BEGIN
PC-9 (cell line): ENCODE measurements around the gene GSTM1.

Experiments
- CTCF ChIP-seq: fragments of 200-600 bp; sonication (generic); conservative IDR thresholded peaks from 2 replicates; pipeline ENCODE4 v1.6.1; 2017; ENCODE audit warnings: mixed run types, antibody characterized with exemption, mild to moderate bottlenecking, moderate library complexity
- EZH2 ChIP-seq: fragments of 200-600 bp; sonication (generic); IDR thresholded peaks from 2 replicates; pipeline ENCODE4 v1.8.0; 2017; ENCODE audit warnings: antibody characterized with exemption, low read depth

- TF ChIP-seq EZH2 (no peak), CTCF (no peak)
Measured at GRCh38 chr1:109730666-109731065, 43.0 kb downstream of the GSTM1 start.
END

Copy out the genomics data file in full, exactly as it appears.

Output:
PC-9 (cell line): ENCODE measurements around the gene GSTM1.

Experiments
- CTCF ChIP-seq: fragments of 200-600 bp; sonication (generic); conservative IDR thresholded peaks from 2 replicates; pipeline ENCODE4 v1.6.1; 2017; ENCODE audit warnings: mixed run types, antibody characterized with exemption, mild to moderate bottlenecking, moderate library complexity
- EZH2 ChIP-seq: fragments of 200-600 bp; sonication (generic); IDR thresholded peaks from 2 replicates; pipeline ENCODE4 v1.8.0; 2017; ENCODE audit warnings: antibody characterized with exemption, low read depth

- TF ChIP-seq EZH2 (no peak), CTCF (no peak)
Measured at GRCh38 chr1:109730666-109731065, 43.0 kb downstream of the GSTM1 start.